The deadline for the Heritage Health Information 2014: A National Collections Care Survey is December 19, 2014. In October, the Heritage Health Information sent invitations to the directors of over 14,000 collecting institutions across the country to participate in the survey. These invitations included personalized login information, which may be entered at hhi2014.com.
Questions about the survey may be directed to hhi2014survey [at] heritagepreservation [dot] org or 202-233-0824.
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An archive of the free webinar “Lib2Gov.org: Connecting Patrons with Legal Information” is now available. Hosted jointly by the American Library Association (ALA) and iPAC, the webinar was designed to help library reference staff build confidence in responding to legal inquiries. Watch the webinar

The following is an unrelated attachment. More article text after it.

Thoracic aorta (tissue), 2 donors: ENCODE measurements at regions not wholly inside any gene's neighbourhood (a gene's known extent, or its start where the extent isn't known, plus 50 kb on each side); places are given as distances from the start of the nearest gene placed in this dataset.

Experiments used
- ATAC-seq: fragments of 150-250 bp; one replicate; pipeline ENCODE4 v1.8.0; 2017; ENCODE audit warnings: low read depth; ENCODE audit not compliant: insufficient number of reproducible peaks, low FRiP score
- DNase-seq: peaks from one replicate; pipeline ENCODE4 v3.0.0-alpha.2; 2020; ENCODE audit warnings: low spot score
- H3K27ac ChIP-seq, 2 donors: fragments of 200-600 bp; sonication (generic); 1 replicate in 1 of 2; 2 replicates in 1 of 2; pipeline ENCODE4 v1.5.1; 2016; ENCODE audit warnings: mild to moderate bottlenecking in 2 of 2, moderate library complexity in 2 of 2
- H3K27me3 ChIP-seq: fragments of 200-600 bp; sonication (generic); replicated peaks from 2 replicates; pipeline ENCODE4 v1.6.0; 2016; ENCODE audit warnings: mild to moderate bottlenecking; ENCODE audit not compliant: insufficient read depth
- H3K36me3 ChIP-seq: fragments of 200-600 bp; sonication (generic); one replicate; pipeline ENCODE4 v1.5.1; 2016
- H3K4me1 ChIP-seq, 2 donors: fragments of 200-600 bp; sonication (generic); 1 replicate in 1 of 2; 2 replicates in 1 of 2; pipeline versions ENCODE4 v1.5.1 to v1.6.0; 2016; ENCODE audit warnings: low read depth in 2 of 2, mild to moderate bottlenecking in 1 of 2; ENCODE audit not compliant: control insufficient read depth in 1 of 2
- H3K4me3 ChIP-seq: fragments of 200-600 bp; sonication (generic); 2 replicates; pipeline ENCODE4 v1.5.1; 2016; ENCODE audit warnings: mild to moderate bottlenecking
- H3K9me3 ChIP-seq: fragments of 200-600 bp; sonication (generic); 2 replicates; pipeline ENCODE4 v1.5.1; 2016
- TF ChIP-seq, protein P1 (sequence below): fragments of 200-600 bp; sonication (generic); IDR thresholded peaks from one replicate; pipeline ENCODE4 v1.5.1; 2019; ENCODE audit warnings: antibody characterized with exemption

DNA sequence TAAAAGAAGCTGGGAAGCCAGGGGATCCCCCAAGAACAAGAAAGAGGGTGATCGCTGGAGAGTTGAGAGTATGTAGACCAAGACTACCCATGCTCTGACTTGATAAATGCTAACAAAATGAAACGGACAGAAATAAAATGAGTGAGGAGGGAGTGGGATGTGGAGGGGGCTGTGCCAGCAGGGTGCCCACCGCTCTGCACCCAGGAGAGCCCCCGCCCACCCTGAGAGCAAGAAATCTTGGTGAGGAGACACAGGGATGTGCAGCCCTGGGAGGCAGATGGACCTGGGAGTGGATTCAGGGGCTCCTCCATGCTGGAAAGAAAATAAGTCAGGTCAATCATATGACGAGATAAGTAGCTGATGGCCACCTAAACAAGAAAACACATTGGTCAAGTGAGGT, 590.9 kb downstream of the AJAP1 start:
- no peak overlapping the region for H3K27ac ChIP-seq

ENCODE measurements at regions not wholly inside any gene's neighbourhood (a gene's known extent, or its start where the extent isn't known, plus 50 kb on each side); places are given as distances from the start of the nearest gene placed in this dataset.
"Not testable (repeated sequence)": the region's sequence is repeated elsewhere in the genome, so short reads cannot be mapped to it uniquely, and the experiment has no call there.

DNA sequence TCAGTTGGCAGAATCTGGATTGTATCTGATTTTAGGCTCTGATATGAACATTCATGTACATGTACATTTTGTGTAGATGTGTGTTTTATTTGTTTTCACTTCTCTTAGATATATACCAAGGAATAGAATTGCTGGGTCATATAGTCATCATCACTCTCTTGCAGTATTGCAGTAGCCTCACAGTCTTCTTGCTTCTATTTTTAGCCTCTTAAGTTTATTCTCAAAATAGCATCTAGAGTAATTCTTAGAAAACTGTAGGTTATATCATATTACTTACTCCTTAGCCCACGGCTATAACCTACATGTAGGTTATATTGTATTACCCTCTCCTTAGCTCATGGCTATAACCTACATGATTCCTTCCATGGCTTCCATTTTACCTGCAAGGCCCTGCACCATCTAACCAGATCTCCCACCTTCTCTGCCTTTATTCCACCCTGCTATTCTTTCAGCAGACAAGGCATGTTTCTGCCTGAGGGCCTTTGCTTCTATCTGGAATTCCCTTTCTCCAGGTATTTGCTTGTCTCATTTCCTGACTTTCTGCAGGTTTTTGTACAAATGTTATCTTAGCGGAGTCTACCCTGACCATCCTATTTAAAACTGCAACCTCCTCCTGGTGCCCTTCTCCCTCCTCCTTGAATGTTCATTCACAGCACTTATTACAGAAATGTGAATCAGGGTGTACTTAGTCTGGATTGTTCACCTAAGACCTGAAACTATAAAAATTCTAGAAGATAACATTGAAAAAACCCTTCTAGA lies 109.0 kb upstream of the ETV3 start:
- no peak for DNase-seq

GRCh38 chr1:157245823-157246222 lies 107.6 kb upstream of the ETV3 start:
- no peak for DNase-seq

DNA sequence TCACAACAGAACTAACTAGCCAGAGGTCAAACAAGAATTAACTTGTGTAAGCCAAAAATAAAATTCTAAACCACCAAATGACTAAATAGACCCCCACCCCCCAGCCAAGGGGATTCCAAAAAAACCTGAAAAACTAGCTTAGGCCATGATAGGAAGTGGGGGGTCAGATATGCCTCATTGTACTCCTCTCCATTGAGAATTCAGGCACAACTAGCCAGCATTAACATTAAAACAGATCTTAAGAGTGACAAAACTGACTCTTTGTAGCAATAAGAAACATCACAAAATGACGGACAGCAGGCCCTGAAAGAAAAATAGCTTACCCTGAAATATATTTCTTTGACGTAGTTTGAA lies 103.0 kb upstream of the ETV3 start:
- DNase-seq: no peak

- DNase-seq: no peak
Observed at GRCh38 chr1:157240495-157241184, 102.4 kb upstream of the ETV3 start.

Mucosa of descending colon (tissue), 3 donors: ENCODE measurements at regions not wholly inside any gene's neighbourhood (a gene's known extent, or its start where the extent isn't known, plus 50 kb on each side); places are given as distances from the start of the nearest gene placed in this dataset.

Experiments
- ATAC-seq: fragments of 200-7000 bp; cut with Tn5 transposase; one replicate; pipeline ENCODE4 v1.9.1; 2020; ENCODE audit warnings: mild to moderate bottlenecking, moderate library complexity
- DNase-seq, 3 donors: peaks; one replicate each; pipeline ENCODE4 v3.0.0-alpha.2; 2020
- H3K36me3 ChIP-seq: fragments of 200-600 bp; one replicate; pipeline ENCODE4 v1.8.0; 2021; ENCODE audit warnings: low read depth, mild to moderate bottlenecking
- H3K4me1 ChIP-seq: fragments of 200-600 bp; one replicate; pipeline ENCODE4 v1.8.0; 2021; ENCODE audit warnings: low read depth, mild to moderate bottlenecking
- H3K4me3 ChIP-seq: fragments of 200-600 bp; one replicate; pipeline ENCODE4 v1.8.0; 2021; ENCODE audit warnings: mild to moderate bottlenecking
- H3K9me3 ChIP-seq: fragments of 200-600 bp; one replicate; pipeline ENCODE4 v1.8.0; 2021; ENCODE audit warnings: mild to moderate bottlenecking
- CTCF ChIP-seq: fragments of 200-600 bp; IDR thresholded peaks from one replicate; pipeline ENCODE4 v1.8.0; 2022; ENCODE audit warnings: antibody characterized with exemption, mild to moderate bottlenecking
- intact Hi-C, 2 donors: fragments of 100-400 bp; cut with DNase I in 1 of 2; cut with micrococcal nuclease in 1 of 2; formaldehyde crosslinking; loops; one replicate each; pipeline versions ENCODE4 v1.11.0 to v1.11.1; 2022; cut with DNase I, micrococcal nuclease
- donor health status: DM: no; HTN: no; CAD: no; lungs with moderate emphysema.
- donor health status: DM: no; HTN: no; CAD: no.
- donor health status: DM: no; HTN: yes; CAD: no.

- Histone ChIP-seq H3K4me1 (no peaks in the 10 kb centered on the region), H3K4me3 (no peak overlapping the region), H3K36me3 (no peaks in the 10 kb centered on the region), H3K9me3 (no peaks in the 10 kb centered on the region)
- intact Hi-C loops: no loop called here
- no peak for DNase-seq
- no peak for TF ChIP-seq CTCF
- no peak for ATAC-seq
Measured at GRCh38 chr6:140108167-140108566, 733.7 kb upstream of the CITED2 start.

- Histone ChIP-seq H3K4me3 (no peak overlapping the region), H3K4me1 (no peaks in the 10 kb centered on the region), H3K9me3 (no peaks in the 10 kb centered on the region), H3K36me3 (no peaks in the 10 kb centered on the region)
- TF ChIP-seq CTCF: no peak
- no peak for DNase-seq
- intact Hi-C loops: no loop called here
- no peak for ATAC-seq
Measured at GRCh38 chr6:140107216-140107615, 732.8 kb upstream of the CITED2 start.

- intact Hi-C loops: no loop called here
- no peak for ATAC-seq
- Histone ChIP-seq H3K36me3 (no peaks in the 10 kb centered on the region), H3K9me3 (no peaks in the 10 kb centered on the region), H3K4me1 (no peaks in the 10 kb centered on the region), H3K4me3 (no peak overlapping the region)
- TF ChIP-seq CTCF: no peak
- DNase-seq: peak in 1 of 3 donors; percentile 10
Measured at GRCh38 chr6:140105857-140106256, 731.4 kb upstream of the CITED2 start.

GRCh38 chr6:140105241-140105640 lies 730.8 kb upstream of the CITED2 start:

The session offers information on laws, legal resources and legal reference practices. Participants will learn how to handle a law reference interview, including where to draw the line between information and advice, key legal vocabulary and citation formats. During the webinar, leaders offer tips on how to assess and choose legal resources for patrons.
Catherine McGuire is the head of Reference and Outreach at the Maryland State Law Library. McGuire currently plans and presents educational programs to Judiciary staff, local attorneys, public library staff and members of the public on subjects related to legal research and reference. She serves as Vice Chair of the Conference of Maryland Court Law Library Directors and the co-chair of the Education Committee of the Legal Information Services to the Public Special Interest Section (LISP-SIS) of the American Association of Law Libraries (AALL).